Friday, March 7, 2008

What is "Depublication" of a Court Ruling?

In response to the Long case, the Homeschool Legal Defense Agency has started a petition requesting that the California Supreme Court "depublish" the Second Appellate Court's ruling number B192878. You can sign the HSLDA petition here.

You may be wondering what exactly does it mean for a ruling to be "depublished". I found an excellent article on the subject by attorney Kent Richland that was originally published in Los Angeles Lawyer magazine. Here are some highlights:

"Depublication [is] the California Supreme Court's discretionary power to order that a Court of Appeal opinion not be published in the Official Reports, therefore depriving the opinion of precedential value....Former Supreme Court Justice Joseph Grodin has explained that depublication is utilized when 'a majority of the justices consider the [appellate court's] decision to be wrong in some significant way, such that it would mislead the bench and bar if it remained as citable precedent,' but the issue is not of sufficient societal importance to justify full-scale review....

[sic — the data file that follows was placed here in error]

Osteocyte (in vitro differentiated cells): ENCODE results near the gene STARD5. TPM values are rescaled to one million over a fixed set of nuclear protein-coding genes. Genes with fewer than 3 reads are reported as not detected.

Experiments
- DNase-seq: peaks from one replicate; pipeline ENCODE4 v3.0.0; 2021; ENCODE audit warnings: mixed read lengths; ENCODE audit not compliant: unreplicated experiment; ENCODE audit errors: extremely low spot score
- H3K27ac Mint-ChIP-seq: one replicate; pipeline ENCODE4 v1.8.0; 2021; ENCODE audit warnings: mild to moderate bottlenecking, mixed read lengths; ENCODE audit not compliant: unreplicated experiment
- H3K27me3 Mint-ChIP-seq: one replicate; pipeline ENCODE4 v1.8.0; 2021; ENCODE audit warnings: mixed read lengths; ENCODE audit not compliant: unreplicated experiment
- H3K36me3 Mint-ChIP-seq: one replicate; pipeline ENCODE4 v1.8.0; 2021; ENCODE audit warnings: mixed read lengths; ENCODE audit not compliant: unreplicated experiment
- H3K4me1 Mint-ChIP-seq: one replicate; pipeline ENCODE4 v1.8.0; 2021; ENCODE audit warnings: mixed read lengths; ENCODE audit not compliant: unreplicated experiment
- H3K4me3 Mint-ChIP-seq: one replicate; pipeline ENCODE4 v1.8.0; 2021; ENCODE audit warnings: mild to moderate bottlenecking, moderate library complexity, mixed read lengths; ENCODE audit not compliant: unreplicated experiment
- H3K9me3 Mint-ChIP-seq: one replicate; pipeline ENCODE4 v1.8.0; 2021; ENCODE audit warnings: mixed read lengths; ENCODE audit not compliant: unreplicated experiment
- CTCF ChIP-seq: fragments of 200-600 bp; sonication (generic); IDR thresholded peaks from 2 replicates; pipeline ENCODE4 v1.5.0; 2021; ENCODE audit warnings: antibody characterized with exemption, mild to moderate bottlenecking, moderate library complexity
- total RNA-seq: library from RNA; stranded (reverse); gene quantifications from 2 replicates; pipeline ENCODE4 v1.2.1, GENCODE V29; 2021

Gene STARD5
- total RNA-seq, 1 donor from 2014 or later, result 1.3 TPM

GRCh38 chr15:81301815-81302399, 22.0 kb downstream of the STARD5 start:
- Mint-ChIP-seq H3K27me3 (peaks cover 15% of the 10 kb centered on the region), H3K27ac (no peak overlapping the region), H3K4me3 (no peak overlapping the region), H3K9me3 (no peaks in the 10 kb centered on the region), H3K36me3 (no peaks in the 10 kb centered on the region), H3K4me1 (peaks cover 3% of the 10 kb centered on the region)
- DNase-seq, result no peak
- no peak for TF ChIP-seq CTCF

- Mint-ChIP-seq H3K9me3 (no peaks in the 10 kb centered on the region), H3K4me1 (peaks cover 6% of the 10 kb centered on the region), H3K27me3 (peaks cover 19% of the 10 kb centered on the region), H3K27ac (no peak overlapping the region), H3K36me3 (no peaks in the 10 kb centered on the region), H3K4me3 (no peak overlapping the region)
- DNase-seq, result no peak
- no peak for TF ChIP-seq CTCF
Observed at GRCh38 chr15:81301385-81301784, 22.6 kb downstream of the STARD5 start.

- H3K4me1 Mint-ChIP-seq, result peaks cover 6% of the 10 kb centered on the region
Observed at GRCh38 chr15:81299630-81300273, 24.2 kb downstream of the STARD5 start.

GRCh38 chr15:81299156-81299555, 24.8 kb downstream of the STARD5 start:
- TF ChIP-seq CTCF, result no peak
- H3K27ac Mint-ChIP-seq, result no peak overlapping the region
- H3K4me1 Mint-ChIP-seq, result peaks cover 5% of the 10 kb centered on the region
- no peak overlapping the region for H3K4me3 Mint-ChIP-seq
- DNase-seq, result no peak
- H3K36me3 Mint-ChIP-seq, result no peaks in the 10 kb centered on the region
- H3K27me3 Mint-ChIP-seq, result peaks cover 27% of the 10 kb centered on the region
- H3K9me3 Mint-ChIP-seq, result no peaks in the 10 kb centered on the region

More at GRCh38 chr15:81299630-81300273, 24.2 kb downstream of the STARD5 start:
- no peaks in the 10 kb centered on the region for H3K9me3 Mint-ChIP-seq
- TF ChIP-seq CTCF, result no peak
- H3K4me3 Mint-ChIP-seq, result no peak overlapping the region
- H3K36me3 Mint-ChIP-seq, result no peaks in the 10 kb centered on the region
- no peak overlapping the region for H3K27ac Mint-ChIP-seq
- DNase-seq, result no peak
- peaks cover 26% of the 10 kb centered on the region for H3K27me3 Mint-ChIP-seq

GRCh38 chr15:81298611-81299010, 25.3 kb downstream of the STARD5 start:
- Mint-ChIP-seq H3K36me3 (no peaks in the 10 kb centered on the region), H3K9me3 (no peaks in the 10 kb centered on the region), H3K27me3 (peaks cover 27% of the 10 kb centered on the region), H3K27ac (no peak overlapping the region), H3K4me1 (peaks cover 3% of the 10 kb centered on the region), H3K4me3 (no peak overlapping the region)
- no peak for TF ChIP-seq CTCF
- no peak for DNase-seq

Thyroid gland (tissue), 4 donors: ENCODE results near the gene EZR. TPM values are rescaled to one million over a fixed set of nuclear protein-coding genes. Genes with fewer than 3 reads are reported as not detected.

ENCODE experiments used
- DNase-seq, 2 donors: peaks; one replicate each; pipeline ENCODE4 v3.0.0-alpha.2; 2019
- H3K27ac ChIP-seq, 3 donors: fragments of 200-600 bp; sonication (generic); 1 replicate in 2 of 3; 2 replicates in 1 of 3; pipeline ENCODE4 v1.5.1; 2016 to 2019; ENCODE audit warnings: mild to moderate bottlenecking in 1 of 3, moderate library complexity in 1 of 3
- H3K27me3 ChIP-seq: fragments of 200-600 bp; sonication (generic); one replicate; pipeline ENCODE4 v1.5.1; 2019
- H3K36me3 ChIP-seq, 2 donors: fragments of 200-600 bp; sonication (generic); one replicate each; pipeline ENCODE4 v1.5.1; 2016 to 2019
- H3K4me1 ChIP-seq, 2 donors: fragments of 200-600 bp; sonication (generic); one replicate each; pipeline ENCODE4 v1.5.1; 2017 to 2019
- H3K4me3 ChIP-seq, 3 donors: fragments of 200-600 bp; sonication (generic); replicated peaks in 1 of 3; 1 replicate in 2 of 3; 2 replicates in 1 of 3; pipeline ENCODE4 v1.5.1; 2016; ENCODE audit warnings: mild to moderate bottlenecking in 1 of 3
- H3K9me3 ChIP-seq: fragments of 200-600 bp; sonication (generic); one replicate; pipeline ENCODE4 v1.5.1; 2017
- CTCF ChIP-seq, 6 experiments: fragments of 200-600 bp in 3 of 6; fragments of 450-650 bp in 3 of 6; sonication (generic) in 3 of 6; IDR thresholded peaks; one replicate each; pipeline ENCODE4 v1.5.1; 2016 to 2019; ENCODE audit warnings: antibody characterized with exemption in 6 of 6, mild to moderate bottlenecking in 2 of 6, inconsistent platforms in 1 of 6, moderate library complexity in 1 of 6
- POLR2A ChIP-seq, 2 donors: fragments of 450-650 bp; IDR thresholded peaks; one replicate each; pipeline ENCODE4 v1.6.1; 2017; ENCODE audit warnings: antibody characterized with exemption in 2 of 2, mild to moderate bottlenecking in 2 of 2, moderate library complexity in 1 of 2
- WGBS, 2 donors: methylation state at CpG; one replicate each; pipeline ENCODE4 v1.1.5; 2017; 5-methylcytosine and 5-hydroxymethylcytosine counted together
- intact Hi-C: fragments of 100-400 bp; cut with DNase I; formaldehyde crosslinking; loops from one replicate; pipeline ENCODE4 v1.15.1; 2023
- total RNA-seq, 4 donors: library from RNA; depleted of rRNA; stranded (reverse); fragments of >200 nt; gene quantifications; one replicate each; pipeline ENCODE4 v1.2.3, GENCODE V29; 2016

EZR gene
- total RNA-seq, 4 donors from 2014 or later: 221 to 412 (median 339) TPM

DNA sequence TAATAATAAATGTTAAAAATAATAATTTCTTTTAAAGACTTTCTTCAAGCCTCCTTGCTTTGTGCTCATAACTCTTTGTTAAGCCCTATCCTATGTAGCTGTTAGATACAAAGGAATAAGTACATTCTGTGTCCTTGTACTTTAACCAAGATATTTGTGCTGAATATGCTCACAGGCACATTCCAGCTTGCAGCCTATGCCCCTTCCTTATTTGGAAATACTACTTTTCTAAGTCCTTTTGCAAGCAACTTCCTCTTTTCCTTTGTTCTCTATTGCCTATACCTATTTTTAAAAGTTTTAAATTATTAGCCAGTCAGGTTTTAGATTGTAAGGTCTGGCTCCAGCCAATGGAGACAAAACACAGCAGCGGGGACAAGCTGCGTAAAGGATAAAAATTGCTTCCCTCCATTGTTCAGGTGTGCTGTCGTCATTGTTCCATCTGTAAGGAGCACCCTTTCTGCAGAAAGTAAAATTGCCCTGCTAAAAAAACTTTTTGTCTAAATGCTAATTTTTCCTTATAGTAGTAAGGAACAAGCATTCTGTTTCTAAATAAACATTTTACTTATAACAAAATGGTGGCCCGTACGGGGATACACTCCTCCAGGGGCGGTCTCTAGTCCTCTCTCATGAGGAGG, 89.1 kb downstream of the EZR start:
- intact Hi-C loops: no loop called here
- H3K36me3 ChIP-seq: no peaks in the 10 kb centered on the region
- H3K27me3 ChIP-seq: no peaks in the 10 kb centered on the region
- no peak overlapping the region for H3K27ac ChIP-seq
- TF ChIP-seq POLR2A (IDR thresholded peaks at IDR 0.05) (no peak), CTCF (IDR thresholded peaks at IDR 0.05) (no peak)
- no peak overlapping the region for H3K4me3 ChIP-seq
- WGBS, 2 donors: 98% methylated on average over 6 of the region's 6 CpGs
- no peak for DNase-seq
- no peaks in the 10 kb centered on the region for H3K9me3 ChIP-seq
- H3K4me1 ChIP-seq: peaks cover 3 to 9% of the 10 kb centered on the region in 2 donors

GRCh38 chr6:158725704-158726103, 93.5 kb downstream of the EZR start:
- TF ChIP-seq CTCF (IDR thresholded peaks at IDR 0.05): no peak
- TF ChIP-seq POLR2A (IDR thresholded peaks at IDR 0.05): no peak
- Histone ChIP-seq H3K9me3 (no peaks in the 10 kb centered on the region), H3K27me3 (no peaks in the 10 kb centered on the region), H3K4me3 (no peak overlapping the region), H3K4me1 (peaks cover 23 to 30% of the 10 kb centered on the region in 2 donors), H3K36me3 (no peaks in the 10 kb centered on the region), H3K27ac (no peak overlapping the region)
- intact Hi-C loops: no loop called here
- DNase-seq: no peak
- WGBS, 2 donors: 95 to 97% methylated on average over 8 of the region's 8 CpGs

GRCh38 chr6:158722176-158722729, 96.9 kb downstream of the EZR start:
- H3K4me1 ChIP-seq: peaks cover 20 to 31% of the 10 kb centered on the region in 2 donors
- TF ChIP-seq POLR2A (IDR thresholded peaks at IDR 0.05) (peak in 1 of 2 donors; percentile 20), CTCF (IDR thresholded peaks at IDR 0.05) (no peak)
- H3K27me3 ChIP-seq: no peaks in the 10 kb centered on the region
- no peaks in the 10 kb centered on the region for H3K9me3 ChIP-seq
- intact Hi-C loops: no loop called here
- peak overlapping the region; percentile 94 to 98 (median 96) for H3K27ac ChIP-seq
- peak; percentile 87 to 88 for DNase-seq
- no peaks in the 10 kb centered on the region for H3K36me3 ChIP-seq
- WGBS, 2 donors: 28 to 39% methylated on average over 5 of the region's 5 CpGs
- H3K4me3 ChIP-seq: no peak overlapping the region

Depublication permits the supreme court to reserve the review process- which involves an enormous expenditure of its resources -to only the most important cases, while at the same time limiting the potential damage which might result from the fact that the trial courts are bound to follow published opinions, even if they are wrong....

Depublication thus seems to be a sensible tool for 'damage control'- particularly useful today, when the supreme court's resources are at a special premium because of the number of non-discretionary matters...which it has before it."

So in the case of the Longs, the CA Supreme Court could decide not to do a full review of whether this one particular family ought to be allowed to homeschool their children (about which there may be legitimate concerns) but rather simply say that the Second Appellate Court's decision should not be binding on all the other 166,000 or so homeschoolers in the state.

That seems to be the best option in my personal opinion. We will probably never know the truth about whether the allegations made against Mr. Long by two of his daughters are, in fact, legitimate since it's a classic "he said/she said" situation. But whatever the case may be, the judges ought to limit their ruling to the troubled family in question rather than declaring that all homeschooling in the state is illegal unless done by a credentialed tutor.

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